Internet Trolls, Posting Kids: Journal Mon/Tues 8/9 February 2016

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Jameson has Pfeiffer syndrome, which causes premature fusion of the skull and alters the shape of the head and face of those affected. AliceAnn has been writing about Jameson and the condition since his birth in 2012 on her blogJameson's Journey.

The other day, I saw this article:

http://www.dailymail.co.uk/femail/article-3425711/What-compels-person-thing-never-understand-Mother-fights-against-heartless-Internet-trolls-used-picture-disabled-son-cruel-meme.html

Apparently, a mother had been posting about her son, who has Pfieffer Syndrome.
Someone saw it and, using the anonymity of the internet, created a meme. This meme compared a toddler with a legitimate disease to a pug (a breed of dog).
I am not posting the meme because I do not feel that this cowardly act should get more press; because the mother of the child is trying to get the meme off the web and I do not wish to add to her heartache and workload; and because I do not believe in posting / promoting memes that hurt others. If this boy, Jameson, were a bit older, he might have seen for himself how cruel people can be.
But notice the creator of the meme, despite it being in major news outlets throughout the world, has yet to stand up and take credit for his work. Is he ashamed that he made fun of a toddler who has had, and will continue to have, multiple surgeries to correct what Pfieffer Syndrome (each highlighted “Pfieffer Syndrome” is to a different link) has done to him? Could the creater perhaps feel bad? Maybe a sense if shame, when reading about how Pfieffers Syndrome doesn’t only affect Jameson’s outward appearance, but also his very quality of life? (I’m using the male pronoun for simplicitys sake. This could just as easily have been done by a female.)
I’d like to believe that this person would not have done this to this Jameson, knowing about Pffieffer’s, although the original was likely lifted off of the original post. But the number of people who liked, shared, lol’d (since when is that a word?), etc, shows that people really are insensitive assholes.
Normally, I am of the opinion that if you put your child “out there”, be prepared for the fall-out. And that opinion is specifically aimed at famous people, or infamous people (read: reality “stars”, Kardashians, “Real Housewives of Nowhere”, etc.), who drag their kids about as if they are the new purse-sized mini-breed dog.*
(*Ever notice how most of them have, “poo” in their breed name?).
And, yes, this mother did post the pictures of her son online. But she did so as part of a journal of life with three sons, one of who has Pfieffers Syndrome.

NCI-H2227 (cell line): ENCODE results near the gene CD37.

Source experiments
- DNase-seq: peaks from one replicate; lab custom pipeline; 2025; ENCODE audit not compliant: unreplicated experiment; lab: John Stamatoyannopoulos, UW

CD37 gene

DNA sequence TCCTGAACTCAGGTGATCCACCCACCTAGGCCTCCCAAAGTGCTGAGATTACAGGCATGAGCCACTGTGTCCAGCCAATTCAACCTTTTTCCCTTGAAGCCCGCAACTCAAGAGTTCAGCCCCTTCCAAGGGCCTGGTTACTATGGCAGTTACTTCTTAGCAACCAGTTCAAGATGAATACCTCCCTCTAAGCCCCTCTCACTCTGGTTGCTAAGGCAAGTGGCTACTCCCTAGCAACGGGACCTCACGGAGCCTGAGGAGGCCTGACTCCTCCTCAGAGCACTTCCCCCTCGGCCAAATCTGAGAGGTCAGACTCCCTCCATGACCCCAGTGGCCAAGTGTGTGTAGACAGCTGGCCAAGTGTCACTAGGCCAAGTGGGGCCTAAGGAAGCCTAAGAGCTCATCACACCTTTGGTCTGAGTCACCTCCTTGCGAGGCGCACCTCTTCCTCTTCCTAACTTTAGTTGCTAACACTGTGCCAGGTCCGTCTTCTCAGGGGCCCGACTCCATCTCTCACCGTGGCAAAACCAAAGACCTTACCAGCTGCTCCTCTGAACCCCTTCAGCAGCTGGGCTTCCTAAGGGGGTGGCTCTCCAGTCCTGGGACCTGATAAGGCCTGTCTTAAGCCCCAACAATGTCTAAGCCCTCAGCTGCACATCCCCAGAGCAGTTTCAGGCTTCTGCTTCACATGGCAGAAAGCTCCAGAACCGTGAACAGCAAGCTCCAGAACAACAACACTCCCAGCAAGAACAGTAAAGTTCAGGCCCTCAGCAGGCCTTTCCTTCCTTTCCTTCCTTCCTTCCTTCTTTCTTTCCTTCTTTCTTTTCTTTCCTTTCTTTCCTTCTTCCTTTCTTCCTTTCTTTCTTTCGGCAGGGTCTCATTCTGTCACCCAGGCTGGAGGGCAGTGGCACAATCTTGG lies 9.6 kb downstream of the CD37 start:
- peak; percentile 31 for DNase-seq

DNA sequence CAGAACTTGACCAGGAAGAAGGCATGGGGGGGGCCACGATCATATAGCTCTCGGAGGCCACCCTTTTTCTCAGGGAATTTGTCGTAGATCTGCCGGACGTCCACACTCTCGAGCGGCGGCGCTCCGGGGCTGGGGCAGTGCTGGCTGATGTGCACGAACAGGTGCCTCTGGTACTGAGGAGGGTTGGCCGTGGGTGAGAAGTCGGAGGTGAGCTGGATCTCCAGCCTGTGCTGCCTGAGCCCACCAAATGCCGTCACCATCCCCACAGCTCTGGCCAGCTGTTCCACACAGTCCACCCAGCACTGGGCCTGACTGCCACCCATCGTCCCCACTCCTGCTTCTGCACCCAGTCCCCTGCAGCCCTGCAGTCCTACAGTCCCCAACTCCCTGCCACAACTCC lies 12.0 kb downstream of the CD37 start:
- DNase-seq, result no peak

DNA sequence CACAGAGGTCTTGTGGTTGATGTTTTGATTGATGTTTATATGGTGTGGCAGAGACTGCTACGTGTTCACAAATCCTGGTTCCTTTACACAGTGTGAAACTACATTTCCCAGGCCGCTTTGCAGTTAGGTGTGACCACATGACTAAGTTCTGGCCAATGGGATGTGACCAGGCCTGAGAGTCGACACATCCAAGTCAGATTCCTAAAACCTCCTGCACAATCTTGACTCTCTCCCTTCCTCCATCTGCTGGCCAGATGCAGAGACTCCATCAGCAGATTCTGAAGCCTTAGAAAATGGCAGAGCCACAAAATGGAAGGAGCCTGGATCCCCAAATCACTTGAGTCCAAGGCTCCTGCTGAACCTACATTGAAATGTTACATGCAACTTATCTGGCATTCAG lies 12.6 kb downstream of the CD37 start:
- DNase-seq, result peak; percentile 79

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This child, Jameson, isn’t even four years old. His mother started the blog because his condition is so rare, she probably hoped others would see it and understand why he looks the way he does; she probably hoped others with children going through the same thing wouldn’t feel so alone; I’m sure she did not think posting these pictures would result in her son being made fun of. (In the article, it claims that when trying to remove the meme the mother was told to, “chill”, as the picture was, “photoshopped”.)

What is the end result? Jameson’s mother will be hunting down those memes for a while.
When Jameson is older, he will probably come across the meme.
And the coward who did it probably doesn’t care about the pain he has caused.


People who know me in Real Life know I don’t post pictures of my son online. I am often asked why, which is hard for me to answer.
You see, my honest answer will most likely insult those who do post pictures of their children:

* I do not post pictures of my child online because when he was a baby, his father said we shouldn’t post his pictures online. His dad gave me a lot of reasons, some of which I believe and have included below.
His dad has since posted photos of my son with his (the dad’s) various girlfriends. Girlfriends who physically, emotionally, mentally, and sexually abused my son, all with his dad’s approval and encouragement.
No comment.

* I went to school with and was sort of friends with, a boy from 4th-12th grade. I say, “sort of”, because we wrote more than, “have a nice summer” (the ultimate “I have NOTHING to say to you” yearbook comment), but didn’t hang out outside of school.
In college, I found out on the news that he had been arrested for buying “kiddie porn” online (see my blog on Google+: Perverts Paradise).